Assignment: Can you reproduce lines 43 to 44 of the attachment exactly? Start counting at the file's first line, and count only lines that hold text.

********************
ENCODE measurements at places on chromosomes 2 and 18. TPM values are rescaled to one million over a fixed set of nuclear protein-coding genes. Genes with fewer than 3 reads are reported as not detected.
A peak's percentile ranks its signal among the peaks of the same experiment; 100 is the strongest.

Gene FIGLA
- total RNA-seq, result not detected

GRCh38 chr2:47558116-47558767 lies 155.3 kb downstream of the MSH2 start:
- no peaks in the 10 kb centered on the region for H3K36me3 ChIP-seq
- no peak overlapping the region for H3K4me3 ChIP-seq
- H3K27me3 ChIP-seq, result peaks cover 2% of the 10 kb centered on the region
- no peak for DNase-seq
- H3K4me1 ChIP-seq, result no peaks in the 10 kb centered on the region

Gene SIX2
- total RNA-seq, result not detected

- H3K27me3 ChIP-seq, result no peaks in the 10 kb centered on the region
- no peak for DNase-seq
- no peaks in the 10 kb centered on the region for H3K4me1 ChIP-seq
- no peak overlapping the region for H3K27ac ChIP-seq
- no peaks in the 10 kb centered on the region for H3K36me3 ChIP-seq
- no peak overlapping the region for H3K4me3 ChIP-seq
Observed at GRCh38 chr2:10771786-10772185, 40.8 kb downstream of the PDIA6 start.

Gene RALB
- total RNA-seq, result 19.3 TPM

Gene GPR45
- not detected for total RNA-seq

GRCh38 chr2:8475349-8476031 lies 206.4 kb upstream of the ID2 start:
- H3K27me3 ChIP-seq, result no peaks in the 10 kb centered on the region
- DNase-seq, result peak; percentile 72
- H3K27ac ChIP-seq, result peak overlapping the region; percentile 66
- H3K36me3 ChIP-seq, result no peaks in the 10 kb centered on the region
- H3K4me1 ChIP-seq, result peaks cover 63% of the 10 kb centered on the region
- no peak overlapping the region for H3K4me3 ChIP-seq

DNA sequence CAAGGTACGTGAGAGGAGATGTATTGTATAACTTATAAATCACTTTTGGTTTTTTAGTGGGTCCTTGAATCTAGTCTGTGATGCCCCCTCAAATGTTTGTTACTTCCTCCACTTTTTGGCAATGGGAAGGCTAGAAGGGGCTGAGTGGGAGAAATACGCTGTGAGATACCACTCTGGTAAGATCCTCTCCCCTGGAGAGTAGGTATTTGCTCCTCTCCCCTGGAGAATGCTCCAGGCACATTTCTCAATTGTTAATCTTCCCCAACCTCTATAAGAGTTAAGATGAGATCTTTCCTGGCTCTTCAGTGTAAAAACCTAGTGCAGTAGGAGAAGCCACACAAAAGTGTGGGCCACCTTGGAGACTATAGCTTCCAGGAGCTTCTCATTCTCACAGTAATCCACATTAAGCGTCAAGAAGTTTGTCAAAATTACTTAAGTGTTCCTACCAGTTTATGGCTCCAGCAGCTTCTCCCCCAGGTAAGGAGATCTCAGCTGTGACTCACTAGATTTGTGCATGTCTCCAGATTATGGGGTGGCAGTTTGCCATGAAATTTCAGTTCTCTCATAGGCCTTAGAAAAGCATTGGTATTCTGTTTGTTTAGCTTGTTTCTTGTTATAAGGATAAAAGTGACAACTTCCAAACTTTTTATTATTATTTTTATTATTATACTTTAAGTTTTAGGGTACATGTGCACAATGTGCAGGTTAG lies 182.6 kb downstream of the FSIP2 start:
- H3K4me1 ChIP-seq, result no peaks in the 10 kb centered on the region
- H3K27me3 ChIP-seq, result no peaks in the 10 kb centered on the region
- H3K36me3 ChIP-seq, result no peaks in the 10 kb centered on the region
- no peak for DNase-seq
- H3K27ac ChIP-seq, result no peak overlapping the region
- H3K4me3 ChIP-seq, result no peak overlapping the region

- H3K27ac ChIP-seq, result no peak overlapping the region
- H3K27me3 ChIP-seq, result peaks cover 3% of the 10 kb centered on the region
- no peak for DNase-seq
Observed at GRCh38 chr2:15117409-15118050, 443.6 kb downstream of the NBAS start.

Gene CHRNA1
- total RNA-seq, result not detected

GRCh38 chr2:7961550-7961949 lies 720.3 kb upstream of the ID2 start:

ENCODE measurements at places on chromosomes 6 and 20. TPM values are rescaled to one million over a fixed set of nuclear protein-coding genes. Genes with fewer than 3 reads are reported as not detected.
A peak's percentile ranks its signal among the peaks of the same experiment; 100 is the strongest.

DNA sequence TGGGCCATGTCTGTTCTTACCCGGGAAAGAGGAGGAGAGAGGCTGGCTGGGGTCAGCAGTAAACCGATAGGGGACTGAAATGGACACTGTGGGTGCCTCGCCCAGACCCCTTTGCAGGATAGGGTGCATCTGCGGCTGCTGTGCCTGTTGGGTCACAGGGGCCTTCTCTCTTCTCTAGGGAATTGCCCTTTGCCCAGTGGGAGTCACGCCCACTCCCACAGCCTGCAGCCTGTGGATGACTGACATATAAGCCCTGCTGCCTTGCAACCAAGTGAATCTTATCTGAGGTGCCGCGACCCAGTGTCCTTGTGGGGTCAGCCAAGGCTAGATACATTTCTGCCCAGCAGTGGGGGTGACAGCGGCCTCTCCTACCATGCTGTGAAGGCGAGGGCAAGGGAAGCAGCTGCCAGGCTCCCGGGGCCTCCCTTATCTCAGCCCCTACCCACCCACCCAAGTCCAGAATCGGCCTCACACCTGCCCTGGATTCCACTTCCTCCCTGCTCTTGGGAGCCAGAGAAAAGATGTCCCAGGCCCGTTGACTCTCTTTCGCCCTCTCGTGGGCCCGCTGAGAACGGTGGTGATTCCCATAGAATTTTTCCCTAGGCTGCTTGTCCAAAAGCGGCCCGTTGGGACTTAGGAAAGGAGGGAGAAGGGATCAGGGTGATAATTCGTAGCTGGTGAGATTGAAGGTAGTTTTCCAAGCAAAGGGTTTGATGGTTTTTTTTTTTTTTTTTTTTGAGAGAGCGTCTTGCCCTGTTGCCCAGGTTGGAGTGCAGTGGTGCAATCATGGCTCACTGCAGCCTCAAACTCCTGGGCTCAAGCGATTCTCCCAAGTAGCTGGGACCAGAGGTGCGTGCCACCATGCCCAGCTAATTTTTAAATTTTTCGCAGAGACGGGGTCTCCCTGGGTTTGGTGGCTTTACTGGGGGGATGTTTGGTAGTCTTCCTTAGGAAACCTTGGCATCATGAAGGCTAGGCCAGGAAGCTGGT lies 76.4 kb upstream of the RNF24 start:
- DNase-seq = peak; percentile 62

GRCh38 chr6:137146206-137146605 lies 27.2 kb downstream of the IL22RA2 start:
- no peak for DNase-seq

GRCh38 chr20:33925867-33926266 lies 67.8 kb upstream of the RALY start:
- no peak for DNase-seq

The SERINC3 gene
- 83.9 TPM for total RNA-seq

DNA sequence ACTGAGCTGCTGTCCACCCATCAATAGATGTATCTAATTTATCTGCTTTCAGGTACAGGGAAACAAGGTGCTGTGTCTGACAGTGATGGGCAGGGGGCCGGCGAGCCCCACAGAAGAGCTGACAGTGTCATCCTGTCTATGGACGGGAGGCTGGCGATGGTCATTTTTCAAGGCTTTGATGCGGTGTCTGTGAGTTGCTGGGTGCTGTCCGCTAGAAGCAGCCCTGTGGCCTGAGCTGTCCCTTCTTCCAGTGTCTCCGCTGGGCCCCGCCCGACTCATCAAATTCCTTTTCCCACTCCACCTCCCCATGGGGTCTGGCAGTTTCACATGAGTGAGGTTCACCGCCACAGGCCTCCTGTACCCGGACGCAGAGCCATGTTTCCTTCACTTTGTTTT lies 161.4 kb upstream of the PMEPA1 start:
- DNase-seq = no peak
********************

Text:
- total RNA-seq, result not detected

GRCh38 chr2:7961550-7961949 lies 720.3 kb upstream of the ID2 start: